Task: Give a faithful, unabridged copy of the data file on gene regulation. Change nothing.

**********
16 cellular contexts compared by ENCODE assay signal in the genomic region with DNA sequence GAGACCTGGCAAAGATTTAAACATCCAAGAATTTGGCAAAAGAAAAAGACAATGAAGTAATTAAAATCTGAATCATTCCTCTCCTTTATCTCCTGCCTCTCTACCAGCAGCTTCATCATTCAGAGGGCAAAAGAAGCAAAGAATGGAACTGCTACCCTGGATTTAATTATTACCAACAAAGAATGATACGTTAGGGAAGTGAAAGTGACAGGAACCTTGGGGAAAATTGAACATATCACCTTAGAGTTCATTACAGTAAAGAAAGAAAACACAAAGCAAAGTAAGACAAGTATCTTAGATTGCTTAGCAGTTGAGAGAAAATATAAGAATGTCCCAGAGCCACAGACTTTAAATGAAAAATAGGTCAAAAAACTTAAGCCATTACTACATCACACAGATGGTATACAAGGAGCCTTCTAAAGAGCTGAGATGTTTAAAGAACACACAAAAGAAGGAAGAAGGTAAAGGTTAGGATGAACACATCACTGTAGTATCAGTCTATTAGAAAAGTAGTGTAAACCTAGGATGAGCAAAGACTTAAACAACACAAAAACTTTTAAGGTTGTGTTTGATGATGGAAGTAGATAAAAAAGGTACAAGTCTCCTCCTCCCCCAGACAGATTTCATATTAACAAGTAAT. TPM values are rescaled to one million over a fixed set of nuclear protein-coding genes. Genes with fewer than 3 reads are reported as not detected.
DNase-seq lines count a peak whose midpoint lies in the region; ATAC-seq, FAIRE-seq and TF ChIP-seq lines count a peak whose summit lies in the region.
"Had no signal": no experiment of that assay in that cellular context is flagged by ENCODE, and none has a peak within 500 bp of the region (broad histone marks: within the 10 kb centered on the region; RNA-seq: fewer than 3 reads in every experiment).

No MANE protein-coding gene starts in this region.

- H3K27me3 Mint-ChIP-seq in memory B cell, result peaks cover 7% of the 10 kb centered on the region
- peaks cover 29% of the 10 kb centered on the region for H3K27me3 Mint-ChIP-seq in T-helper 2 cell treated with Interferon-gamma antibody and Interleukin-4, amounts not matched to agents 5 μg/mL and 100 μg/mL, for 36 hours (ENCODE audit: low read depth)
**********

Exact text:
16 cellular contexts compared by ENCODE assay signal in the genomic region with DNA sequence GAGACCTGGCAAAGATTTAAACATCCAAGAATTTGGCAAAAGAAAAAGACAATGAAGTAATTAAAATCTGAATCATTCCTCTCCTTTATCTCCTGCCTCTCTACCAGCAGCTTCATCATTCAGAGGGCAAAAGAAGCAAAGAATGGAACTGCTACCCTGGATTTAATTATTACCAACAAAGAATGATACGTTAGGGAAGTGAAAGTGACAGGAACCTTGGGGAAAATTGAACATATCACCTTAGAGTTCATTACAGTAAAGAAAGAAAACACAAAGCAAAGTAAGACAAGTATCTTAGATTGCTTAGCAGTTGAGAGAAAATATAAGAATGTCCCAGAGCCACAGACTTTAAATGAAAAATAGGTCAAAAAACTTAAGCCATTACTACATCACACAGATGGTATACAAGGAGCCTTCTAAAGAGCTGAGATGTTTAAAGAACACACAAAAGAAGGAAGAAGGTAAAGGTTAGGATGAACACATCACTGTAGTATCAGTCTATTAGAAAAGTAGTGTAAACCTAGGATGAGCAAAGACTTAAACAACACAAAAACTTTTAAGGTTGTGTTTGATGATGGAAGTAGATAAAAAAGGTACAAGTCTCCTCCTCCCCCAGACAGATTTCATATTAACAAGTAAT. TPM values are rescaled to one million over a fixed set of nuclear protein-coding genes. Genes with fewer than 3 reads are reported as not detected.
DNase-seq lines count a peak whose midpoint lies in the region; ATAC-seq, FAIRE-seq and TF ChIP-seq lines count a peak whose summit lies in the region.
"Had no signal": no experiment of that assay in that cellular context is flagged by ENCODE, and none has a peak within 500 bp of the region (broad histone marks: within the 10 kb centered on the region; RNA-seq: fewer than 3 reads in every experiment).

No MANE protein-coding gene starts in this region.

- H3K27me3 Mint-ChIP-seq in memory B cell, result peaks cover 7% of the 10 kb centered on the region
- peaks cover 29% of the 10 kb centered on the region for H3K27me3 Mint-ChIP-seq in T-helper 2 cell treated with Interferon-gamma antibody and Interleukin-4, amounts not matched to agents 5 μg/mL and 100 μg/mL, for 36 hours (ENCODE audit: low read depth)